Thursday, January 06, 2011

Thomas Hardy on Women, Men, Love, and Marriage

Stonington, Connecticut resident Bill Emberton gave a wonderful talk on the British novelist and poet Thomas Hardy and his first wife, Emma, at the Stonington Free Library on January 6, 2011. Evidently, Hardy had a somewhat cynical view of women, men, love, and the institution of marriage. The passages below are from three of Hardy’s early novels and were presented in a slide from Bill's talk.

Desperate Remedies (1871)

How exquisite a sweetheart is at first! Perhaps . . . the only bliss in the course of love which can truly be called Eden-like is that which prevails immediately after doubt has ended and before reflection has set in—at the dawn of the emotion, when it is not recognized by name, and before the consideration of what this love is, has given birth to the consideration of what difficulties it tends to create. . . .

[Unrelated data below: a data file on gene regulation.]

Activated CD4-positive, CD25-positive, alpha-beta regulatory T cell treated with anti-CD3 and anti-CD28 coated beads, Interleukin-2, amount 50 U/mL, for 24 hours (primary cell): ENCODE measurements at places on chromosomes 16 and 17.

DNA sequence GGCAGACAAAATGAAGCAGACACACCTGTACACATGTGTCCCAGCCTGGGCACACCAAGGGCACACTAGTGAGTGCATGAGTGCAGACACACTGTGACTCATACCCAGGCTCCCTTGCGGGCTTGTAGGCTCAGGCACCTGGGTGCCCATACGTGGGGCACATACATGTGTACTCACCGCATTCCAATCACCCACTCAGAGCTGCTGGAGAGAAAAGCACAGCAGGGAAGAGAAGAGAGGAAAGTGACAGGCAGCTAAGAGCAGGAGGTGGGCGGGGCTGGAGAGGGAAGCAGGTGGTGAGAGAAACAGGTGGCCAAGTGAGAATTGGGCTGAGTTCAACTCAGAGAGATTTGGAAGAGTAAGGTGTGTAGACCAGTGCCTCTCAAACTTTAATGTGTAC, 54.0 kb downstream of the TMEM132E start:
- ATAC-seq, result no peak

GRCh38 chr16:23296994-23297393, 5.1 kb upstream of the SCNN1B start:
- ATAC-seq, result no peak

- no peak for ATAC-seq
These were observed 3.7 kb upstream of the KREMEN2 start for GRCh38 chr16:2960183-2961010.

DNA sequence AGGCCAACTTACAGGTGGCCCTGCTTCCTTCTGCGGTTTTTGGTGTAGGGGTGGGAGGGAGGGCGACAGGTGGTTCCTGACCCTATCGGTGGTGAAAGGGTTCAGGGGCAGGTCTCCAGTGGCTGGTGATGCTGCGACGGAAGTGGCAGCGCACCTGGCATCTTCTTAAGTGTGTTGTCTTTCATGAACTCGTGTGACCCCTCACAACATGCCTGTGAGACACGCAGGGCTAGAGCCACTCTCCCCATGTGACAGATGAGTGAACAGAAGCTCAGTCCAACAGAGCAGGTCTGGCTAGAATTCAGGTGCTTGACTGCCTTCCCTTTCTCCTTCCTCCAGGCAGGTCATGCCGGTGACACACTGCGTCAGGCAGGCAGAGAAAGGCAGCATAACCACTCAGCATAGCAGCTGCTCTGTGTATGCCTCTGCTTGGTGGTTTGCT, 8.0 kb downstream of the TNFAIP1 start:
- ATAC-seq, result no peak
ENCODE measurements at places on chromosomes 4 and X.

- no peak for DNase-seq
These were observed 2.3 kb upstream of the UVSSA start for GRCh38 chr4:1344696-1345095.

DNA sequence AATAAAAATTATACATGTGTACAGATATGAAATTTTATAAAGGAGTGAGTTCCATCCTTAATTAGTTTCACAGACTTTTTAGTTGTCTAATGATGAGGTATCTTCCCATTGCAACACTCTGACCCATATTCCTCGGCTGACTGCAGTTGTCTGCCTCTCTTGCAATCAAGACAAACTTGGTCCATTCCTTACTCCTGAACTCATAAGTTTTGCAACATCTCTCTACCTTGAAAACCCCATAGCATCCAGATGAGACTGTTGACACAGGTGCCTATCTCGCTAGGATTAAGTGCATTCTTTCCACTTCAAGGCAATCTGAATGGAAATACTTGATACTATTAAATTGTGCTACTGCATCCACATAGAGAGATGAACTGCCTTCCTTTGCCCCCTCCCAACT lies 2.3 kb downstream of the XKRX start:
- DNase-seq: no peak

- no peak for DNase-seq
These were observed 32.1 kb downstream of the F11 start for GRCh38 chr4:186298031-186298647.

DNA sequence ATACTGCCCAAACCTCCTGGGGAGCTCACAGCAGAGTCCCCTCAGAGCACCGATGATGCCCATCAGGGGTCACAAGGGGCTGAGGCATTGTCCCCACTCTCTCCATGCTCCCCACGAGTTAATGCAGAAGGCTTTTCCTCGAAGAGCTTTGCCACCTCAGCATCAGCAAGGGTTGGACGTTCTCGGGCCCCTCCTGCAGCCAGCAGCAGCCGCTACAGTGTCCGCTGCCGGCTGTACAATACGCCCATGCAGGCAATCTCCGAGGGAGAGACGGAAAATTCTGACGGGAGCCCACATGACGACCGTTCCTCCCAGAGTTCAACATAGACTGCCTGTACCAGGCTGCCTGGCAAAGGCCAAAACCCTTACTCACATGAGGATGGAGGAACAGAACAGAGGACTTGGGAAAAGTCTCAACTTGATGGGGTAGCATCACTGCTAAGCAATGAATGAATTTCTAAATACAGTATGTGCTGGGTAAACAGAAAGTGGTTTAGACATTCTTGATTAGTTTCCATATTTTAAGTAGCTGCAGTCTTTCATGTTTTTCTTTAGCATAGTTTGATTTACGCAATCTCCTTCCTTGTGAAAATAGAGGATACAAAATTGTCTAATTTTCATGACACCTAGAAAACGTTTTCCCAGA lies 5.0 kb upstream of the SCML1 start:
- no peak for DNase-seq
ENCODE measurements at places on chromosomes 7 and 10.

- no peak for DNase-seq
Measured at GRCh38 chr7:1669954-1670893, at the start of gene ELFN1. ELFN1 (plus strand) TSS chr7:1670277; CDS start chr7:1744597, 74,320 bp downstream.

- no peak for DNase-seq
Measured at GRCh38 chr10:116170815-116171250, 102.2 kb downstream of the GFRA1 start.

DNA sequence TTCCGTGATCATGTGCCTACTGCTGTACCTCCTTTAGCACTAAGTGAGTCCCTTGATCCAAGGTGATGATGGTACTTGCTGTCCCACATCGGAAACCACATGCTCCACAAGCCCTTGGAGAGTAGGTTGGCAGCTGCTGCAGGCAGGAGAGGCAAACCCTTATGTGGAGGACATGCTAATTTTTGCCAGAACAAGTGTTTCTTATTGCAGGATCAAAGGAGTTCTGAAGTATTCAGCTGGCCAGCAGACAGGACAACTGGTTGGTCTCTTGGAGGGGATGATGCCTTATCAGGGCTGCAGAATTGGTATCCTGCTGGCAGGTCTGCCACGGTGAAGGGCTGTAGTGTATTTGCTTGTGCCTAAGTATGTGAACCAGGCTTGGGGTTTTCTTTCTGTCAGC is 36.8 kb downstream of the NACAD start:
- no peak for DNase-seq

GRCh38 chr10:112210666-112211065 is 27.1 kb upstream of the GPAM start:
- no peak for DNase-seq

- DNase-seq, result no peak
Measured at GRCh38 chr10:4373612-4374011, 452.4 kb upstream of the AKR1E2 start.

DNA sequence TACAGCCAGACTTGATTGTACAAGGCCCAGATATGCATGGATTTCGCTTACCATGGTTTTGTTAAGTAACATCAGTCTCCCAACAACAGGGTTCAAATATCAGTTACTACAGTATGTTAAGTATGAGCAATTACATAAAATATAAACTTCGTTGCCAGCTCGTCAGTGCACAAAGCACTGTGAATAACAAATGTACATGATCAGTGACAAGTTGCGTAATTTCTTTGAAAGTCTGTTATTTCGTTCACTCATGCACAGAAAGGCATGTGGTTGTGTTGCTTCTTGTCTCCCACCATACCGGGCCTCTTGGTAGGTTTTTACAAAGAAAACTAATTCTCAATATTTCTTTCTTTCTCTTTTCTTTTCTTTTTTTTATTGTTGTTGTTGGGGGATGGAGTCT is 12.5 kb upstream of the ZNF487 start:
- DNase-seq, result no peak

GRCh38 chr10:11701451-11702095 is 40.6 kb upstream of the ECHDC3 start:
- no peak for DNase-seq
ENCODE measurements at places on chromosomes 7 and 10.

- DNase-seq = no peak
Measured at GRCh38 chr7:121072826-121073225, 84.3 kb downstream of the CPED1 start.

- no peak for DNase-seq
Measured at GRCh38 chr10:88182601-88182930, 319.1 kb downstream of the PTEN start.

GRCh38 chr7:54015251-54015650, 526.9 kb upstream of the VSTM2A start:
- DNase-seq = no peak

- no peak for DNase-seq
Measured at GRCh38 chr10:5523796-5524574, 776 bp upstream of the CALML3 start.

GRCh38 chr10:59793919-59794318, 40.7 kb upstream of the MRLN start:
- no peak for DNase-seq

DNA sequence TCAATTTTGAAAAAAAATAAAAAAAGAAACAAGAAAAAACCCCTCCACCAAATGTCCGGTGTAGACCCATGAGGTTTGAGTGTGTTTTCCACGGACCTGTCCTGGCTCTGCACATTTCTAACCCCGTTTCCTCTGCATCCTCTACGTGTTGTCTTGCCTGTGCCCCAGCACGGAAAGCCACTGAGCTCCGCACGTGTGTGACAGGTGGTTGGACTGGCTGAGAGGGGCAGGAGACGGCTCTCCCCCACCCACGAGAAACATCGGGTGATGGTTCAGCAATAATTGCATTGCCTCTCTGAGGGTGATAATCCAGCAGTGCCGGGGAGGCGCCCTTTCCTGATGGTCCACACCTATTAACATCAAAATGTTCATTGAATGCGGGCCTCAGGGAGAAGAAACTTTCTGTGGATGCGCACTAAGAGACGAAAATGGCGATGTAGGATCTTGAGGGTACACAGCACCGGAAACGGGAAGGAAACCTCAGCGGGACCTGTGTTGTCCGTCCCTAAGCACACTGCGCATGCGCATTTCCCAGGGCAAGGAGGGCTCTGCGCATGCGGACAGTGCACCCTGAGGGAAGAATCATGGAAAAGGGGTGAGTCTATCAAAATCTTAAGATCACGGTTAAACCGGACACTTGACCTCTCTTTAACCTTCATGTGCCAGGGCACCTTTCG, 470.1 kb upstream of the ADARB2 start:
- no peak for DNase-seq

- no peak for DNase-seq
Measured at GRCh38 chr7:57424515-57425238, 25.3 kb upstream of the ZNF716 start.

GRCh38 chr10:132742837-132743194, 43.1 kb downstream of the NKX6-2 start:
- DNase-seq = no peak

A Pair of Blue Eyes (1873)

Every woman who makes a permanent impression on a man is usually recalled to his mind’s eye as she appeared in one particular scene, which seems ordained to be her special form of manifestation throughout the pages of his memory.

Far from the Madding Crowd (1874)

It appears that ordinary men take wives because possession is not possible without marriage, and that ordinary women accept husbands because marriage is not possible without possession; with totally differing aims the method is the same on both sides.

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